She had a gorgeous bag she sewed for herself with a swirl of ruffles. I loved the lines and the playfulness, but the fabric seemed to limp after its use. I thought, “If you could crochet those ruffles, they may hold the shape better.” I thought about crocheting ruffles quite a bit as I started to see them pop into many styles. I played around with crocheting them a bit, but I found it hard to nail the tightness of the ruffle with its depth and the way it pulls the base. I experimented quite a bit and my first crochet pattern, the Olivia Ruffle Headband was born.
For about 6 1/2 years that was the only pattern I’ve put out. It took a lot of trial and error and the dividends were pretty small compared to the mountain of time and effort I put in. This didn’t stop me from crocheting, though. I love crocheting, especially when I make it up as I go. The thing I found unsatisfying and frustrating about the first design I made was the unpredictability and lack of control. I had ideas on my head, but really struggled to nail it. Instead, I felt like I never quite got what I wanted. It’s definitely not worth the slog of analyzing every detail and slowly documenting it for something you can’t embrace wholeheartedly. Thoughts of designing patterns were shelved while I focused on other things that gave me much better results.
Last year I decided to conscientiously expand my crochet repertoire. I got the book “Vintage Modern Crochet” because it included sections on Bruges lace and Irish lace - two forms of the craft I adore, but have always been intimidated by. Bruges lace is also know as crochet tape. You work short rows back and forth and it works wonderfully well for joining motifs. Irish lace is the quintessential picture of lace. Delicate white doilies with gorgeous elements joined by a light-as-air mesh. What I didn’t know is that Irish lace is basically freeform. You make an element, place it where you want (traditionally by sewing onto cloth) and work your infill around it to hold it in place. This book is fantastic. I can’t recommend it highly enough. Not only does it have the pictures and charts you need to confidently try something new, but it includes a brief history of the lace. For me, understanding the “why” behind something is as important as the craft itself. These lace techniques helped me learn how to curl and swirl my lines. I learned what to do in crochet when you don’t know what to do. I now had solutions for almost every crochet problem I could think of.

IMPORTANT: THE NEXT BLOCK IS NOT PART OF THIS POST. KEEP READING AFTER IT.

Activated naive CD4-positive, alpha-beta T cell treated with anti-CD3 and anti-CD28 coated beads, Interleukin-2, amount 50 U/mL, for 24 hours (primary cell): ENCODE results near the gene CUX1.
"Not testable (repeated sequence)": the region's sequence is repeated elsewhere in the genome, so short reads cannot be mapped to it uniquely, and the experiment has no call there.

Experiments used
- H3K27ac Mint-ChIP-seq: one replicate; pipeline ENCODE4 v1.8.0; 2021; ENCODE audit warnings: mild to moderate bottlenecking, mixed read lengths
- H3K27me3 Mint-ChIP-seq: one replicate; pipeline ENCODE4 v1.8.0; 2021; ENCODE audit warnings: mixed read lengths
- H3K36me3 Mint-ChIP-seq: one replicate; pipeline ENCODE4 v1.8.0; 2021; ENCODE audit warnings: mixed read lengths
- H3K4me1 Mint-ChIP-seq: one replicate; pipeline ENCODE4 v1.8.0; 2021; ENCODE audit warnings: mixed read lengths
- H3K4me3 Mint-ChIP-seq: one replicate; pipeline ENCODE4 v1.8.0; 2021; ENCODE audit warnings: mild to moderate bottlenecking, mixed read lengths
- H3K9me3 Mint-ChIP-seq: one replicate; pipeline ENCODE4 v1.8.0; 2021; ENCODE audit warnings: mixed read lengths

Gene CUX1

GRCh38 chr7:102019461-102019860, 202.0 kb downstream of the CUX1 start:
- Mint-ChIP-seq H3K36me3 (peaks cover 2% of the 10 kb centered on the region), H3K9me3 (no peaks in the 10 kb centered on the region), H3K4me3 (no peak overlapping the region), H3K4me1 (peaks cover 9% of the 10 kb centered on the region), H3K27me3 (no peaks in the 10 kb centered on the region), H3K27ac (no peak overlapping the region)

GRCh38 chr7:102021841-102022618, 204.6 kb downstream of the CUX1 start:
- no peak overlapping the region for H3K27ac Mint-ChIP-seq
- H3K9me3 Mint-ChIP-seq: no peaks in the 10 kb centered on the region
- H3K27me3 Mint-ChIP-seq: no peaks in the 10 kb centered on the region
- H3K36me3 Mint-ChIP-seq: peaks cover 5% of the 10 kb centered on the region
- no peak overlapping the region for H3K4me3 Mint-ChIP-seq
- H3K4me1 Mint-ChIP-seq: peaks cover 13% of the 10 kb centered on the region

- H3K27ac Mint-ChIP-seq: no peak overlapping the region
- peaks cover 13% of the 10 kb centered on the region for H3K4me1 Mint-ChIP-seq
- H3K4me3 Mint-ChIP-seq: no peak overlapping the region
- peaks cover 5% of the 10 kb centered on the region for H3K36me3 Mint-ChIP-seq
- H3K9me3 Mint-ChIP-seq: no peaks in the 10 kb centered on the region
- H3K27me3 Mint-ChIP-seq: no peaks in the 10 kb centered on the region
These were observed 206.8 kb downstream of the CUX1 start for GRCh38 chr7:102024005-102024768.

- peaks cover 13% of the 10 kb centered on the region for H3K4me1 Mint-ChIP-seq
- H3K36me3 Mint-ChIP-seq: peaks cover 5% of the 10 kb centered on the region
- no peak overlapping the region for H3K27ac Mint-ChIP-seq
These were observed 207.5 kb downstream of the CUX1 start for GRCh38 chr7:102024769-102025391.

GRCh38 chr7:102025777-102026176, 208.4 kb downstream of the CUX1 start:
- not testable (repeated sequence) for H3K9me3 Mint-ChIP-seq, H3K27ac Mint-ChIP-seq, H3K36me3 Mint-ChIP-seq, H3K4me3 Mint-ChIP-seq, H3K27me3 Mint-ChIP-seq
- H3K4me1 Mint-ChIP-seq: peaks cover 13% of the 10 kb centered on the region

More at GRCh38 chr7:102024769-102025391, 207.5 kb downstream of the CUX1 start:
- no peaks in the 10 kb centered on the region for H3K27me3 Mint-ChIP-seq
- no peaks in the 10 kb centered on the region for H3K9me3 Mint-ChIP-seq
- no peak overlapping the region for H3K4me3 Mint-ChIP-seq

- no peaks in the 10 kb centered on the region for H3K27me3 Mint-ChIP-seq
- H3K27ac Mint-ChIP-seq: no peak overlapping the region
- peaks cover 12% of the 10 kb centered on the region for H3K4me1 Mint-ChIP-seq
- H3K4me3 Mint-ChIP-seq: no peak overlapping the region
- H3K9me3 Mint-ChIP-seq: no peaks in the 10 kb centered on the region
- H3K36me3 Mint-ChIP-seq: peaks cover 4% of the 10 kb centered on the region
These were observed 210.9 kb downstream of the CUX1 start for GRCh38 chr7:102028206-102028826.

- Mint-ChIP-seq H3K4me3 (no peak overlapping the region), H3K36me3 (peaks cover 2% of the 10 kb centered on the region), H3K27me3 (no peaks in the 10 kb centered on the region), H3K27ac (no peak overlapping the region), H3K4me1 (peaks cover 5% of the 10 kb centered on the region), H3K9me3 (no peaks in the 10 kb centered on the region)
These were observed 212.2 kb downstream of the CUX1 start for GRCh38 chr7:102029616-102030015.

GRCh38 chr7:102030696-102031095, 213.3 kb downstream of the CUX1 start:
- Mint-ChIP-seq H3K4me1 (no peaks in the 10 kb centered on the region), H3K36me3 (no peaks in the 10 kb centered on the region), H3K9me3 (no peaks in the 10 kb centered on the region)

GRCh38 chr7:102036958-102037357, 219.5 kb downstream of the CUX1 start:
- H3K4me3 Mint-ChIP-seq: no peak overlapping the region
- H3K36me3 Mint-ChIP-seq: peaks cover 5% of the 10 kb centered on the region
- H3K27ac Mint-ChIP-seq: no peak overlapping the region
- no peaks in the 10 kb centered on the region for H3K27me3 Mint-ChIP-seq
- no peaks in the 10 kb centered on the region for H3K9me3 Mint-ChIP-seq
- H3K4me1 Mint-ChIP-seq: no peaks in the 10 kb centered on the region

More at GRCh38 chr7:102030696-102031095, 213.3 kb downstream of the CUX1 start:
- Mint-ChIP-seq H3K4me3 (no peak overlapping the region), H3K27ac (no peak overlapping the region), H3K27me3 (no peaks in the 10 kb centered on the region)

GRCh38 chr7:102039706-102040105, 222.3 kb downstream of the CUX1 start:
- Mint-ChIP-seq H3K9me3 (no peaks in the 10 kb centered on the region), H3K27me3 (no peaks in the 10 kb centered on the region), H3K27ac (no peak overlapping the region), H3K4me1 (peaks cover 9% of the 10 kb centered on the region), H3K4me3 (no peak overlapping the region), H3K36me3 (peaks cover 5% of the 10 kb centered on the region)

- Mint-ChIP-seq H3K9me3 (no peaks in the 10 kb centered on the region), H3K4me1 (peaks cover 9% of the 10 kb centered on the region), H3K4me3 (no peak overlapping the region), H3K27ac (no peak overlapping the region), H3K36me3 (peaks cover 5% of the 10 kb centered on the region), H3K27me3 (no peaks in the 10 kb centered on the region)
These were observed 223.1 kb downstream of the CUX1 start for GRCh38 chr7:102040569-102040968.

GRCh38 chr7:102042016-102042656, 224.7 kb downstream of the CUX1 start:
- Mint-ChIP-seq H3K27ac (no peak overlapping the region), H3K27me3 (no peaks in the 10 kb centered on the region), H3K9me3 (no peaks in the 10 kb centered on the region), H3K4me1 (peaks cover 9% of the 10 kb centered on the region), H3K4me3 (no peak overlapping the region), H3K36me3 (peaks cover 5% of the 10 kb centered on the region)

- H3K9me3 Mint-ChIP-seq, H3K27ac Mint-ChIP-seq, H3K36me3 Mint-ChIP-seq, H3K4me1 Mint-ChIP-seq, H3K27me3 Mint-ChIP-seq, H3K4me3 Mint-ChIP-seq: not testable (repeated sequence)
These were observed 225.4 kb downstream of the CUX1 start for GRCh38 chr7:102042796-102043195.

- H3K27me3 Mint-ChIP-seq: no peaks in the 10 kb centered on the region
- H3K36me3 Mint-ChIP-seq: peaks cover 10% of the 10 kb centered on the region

With this newfound knowledge, I dipped my toes into the world of freeform. I’ll do another blog post about freeform crochet sometime, but I wanted to highlight a few lessons I learned: